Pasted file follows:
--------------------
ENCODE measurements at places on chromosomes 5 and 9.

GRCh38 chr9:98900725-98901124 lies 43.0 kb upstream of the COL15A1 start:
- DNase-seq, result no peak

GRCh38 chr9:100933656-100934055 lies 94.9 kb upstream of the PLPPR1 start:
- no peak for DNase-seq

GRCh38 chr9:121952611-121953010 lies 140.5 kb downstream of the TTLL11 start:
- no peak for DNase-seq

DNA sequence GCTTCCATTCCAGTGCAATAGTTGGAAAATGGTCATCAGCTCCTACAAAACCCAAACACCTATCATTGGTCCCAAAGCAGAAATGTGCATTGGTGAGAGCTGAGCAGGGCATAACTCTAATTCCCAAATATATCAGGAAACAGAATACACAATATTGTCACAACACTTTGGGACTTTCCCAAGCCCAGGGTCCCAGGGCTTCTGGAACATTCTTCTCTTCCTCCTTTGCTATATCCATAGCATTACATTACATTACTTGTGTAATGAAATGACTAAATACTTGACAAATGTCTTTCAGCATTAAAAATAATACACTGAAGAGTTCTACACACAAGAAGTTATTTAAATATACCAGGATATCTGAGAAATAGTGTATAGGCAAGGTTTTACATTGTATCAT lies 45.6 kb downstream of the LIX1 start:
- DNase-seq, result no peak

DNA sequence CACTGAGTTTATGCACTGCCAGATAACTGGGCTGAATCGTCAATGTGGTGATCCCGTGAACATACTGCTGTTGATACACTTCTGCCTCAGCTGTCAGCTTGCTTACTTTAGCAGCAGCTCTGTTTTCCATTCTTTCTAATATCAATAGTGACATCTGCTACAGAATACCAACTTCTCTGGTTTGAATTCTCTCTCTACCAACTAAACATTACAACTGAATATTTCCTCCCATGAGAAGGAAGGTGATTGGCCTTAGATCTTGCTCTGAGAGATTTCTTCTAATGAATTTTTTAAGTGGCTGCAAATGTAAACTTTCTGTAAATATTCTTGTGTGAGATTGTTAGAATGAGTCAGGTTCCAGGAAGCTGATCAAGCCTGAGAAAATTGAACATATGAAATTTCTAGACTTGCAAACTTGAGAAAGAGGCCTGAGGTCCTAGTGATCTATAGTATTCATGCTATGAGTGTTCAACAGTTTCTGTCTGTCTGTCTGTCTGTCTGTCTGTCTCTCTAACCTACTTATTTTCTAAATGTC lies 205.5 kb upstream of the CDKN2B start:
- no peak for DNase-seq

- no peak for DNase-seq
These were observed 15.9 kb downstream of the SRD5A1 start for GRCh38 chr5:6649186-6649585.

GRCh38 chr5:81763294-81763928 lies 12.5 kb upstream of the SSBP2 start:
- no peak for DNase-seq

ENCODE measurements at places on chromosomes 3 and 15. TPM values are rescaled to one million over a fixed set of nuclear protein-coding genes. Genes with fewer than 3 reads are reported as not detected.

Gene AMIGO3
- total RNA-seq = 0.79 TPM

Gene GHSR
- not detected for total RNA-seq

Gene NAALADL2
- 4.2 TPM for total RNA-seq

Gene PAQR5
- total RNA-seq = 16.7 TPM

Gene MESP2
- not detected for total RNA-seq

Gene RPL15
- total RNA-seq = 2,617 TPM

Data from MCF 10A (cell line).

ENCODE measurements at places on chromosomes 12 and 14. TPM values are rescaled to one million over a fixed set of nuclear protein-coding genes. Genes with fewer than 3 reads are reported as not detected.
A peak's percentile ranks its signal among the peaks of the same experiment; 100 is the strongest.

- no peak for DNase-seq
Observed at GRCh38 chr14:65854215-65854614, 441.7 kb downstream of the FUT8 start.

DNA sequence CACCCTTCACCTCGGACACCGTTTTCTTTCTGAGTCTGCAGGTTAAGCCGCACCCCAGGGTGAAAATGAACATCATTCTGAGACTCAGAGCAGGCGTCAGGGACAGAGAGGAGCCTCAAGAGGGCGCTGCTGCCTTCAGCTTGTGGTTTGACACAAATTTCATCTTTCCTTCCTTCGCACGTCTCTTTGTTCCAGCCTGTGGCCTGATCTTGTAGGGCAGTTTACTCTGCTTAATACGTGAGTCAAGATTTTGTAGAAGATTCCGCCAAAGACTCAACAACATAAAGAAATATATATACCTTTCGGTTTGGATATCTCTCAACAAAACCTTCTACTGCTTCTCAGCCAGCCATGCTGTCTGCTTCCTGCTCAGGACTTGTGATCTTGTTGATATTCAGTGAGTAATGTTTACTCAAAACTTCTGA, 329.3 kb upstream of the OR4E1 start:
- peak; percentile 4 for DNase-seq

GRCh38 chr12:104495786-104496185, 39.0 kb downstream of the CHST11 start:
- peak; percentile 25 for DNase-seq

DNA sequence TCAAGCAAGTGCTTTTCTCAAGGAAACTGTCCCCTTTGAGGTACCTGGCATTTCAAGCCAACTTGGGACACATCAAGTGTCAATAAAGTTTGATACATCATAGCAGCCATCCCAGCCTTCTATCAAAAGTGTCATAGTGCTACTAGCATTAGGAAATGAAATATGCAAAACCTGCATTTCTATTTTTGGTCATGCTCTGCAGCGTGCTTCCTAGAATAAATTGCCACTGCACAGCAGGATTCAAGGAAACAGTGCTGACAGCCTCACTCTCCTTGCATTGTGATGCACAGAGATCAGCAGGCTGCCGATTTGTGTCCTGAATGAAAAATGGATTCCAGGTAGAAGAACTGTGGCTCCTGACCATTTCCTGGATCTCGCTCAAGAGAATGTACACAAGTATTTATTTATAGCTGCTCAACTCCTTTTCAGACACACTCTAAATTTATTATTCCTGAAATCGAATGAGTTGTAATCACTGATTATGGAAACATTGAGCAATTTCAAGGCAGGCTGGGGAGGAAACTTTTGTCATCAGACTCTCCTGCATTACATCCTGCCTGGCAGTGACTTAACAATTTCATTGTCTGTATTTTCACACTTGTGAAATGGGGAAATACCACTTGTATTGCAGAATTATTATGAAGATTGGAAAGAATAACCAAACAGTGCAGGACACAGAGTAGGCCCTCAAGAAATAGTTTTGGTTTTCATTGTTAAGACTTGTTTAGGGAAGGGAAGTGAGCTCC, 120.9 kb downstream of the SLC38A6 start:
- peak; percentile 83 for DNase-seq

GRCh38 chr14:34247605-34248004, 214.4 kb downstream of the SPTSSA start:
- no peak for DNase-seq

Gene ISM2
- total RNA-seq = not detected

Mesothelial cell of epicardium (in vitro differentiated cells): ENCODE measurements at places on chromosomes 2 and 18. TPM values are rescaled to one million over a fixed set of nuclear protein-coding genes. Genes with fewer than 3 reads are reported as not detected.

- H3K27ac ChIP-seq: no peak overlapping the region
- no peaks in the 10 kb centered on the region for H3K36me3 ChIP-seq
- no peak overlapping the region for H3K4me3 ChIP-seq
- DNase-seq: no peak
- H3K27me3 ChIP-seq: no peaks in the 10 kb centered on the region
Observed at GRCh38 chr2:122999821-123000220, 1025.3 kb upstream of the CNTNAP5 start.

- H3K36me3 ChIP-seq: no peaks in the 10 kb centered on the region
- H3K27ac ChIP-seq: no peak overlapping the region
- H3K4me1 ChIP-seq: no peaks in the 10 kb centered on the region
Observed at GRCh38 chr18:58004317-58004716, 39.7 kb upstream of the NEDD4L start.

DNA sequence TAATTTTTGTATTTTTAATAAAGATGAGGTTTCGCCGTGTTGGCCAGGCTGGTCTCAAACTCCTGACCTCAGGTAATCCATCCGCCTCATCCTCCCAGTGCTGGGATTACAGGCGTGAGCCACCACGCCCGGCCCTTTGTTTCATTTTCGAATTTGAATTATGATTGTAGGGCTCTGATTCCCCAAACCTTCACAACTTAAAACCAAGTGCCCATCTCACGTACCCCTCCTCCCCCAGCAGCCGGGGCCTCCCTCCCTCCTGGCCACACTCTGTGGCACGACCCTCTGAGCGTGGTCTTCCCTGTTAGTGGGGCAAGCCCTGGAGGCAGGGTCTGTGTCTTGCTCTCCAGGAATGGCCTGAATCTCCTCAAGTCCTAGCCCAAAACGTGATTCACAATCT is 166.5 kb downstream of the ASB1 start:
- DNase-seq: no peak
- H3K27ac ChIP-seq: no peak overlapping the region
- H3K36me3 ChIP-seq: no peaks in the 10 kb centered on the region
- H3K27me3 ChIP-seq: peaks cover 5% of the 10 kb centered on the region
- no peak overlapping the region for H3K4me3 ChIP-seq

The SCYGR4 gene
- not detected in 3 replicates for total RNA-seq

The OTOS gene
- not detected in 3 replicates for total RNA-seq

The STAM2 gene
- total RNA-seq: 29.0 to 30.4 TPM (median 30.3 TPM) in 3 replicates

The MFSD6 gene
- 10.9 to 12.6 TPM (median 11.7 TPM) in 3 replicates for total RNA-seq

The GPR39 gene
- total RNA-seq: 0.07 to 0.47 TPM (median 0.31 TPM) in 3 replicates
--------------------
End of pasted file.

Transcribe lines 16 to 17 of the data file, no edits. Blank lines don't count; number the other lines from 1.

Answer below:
ENCODE measurements at places on chromosomes 3 and 15. TPM values are rescaled to one million over a fixed set of nuclear protein-coding genes. Genes with fewer than 3 reads are reported as not detected.

Gene AMIGO3